Mr. McRobb: I give notice of the following motion:
THAT it is the opinion this House that:
(1) abandoned mine sites in various parts of the territory represent a threat to the health and safety of Yukon people and wildlife;
(2) even conservative estimates of the cost of cleaning up these sites range over $175 million;
(3) cleaning up the Faro and Clinton Creek sites alone could cost as much as $150 million;
(4) financial responsibility for cleaning up these sites rests solely with the federal government under whose authority the mines were allowed to go into production;
(5) in addition to abandoned mine sites, the federal government has a responsibility to clean up a number of abandoned military sites throughout the territory;
(6) furthermore, the federal government also has a responsibility to clean up other contaminated sites estimated to number in the hundreds, including the Marwell Tar Pits in Whitehorse;
(7) even after management and control of Yukon lands and resources is transferred to the Yukon from the federal government, the Government of Yukon will be in no financial position to assume this responsibility and should not be expected to do so, and;
THAT this House urges the federal Minister of Finance to act immediately to set aside the necessary funds to clean up these sites for the benefit of all Yukon people and the Yukon environment.
Speaker: Are there any further notices of motion?
Are there any statements by ministers?
Visit by His Royal Highness, the Prince of Wales
Hon. Ms. Duncan: Mr. Speaker, I rise today to provide members of the Legislature with information on the upcoming visit of His Royal Highness, the Prince of Wales. His Royal Highness will be visiting the Yukon from April 28 to April 30, and this is the first visit by a member of the Royal Family in 19 years.
We are working with both the federal government and members of His Royal Highness' staff to make this visit a memorable one for all Yukoners.
I want everyone to know, Mr. Speaker, that the Palace has been extremely receptive to our suggested itinerary for His Royal Highness. As we planned the trip with Canadian Heritage and his Royal Highness' staff, we emphasized how important it was for the Prince to meet as many Yukoners as possible, and for him to experience the beauty of rural as well as urban Yukon. We also wanted him to recognize in some way two of the Yukon's greatest resources, our elders and our youth. Finally, we thought it was appropriate, during this International Year of the Volunteer, for His Royal Highness to recognize in some way the wonderful contribution our volunteers make to all our communities.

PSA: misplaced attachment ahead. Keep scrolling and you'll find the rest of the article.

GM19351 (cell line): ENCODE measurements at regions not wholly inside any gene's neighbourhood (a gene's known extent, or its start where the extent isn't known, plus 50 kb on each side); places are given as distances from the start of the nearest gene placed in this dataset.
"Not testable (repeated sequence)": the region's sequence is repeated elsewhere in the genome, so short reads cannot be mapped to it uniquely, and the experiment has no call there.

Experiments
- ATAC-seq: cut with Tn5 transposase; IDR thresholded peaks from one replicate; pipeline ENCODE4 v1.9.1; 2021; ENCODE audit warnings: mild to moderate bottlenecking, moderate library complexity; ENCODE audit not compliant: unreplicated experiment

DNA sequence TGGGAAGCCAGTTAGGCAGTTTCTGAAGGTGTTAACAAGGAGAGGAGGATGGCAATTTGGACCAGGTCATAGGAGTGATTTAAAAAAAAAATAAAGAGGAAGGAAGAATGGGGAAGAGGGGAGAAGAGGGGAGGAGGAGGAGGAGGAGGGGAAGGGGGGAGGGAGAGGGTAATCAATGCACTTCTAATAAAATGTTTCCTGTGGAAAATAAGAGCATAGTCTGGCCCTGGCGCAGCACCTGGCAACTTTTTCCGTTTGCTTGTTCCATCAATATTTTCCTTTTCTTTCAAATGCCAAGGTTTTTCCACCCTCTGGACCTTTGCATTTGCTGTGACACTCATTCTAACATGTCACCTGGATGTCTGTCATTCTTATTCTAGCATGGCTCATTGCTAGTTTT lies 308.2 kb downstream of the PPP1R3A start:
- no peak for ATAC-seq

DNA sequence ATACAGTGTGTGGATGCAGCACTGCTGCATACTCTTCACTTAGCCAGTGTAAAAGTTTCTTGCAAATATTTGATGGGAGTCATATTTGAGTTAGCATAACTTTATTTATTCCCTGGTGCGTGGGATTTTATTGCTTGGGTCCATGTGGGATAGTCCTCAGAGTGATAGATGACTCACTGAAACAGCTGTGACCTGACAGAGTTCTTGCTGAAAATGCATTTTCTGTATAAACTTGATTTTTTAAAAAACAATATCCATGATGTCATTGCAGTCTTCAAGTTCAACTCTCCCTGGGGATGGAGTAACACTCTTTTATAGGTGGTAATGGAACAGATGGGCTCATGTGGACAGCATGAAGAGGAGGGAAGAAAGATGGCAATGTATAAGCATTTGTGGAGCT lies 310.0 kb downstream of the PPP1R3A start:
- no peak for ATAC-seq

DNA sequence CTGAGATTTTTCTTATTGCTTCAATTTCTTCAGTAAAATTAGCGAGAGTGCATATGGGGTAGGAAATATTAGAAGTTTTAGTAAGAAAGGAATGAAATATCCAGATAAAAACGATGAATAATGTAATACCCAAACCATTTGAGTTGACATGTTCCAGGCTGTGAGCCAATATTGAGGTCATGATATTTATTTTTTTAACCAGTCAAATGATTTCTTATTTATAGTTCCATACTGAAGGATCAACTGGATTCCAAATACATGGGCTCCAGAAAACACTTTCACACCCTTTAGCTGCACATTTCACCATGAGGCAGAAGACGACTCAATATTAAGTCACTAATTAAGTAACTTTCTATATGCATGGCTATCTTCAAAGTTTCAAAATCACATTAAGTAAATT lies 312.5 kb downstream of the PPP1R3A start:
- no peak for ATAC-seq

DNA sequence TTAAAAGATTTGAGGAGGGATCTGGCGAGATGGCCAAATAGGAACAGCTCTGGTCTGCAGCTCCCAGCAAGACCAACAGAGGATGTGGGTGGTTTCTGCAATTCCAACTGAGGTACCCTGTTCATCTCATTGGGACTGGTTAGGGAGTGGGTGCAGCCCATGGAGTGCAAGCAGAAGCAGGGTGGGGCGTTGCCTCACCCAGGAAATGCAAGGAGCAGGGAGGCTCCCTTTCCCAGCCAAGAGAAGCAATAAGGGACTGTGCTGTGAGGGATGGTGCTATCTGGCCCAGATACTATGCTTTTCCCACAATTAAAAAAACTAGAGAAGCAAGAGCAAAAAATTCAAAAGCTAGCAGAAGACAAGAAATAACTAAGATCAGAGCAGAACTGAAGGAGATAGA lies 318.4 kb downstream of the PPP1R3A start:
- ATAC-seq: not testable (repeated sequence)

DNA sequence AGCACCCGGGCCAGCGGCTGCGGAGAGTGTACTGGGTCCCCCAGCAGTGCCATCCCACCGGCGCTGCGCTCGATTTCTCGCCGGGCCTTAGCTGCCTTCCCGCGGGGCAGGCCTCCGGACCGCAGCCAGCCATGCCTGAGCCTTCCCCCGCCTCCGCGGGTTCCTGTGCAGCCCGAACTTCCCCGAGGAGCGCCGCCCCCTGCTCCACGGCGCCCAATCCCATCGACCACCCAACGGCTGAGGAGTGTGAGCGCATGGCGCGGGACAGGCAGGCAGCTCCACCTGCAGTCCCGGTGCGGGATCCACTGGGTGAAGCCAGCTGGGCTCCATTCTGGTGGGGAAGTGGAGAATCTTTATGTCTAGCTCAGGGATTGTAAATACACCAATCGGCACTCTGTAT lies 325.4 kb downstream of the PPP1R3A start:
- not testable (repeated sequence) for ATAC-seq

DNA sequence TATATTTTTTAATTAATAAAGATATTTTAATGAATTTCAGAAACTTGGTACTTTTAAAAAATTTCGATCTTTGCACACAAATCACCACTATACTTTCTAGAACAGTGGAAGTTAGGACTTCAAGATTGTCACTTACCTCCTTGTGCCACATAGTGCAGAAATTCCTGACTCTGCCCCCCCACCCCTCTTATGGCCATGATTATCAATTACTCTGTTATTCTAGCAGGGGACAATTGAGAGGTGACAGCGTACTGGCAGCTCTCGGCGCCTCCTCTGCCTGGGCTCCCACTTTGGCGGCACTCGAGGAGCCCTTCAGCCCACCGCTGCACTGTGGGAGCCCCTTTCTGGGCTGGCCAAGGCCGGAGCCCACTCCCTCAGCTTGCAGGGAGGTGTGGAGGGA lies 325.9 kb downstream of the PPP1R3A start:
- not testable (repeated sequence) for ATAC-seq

When Prince Charles arrives in Whitehorse on Saturday, April 28, he will attend a welcoming ceremony at the S.S. Klondike. The following day, he will address a youth conference in Whitehorse and meet with seniors.
Later that same day, Mr. Speaker, His Royal Highness will spend the afternoon in Mayo, unveiling a plaque for the new school, meeting members of the community and kicking off the Yukon-wide tour of the Yukon book of the volunteers.
Accompanied by the youth responsible for building the Mayo section of the Trans Canada Trail, His Royal Highness will walk the section of the trail that will bear his name. That evening, the Prince will attend a dinner and reception in his honour here in Whitehorse. As the date of the visit draws closer, there will be more information about the planned itinerary, Mr. Speaker.
Finally, I know that everyone in this House - indeed, all Yukoners - are looking forward to welcoming His Royal Highness and sharing with pride the unique beauty of our territory.
Mr. Fairclough: This is not a ministerial statement. It's not announcing government policies. This was, rather, a public announcement of a visit that's taking place in the Yukon, which we heard about last week.
I have lots to say about Prince Charles coming to the Yukon and about the things that he's doing here and in Mayo, for example. But I do have to say that I know people appreciate someone of that stature coming to the Yukon and would love to meet him. And the fact that he loves the environment and loves the wildlife and loves the outdoors, to have him come and visit a place that still has a lot of the ecosystems intact is of great importance to us and to Yukoners.
Mayo has had Adrienne Clarkson visit the community, and they loved it. They displayed their arts for her, showed it off to the rest of the world, and they really appreciated that, and I'm sure this is going to happen again when Prince Charles visits the community of Mayo.
People will be out and wanting to shake his hand or meet him and also to show that this is a community that has a lot going for it, even though it's a small place. But I do think that the rest of the Yukon would love to have that same opportunity and it would have been nice to have the Prince visit more of our communities. That's something we need to think about in the future - to have him address more of the communities, because the people out there would like that type of activity in the Yukon.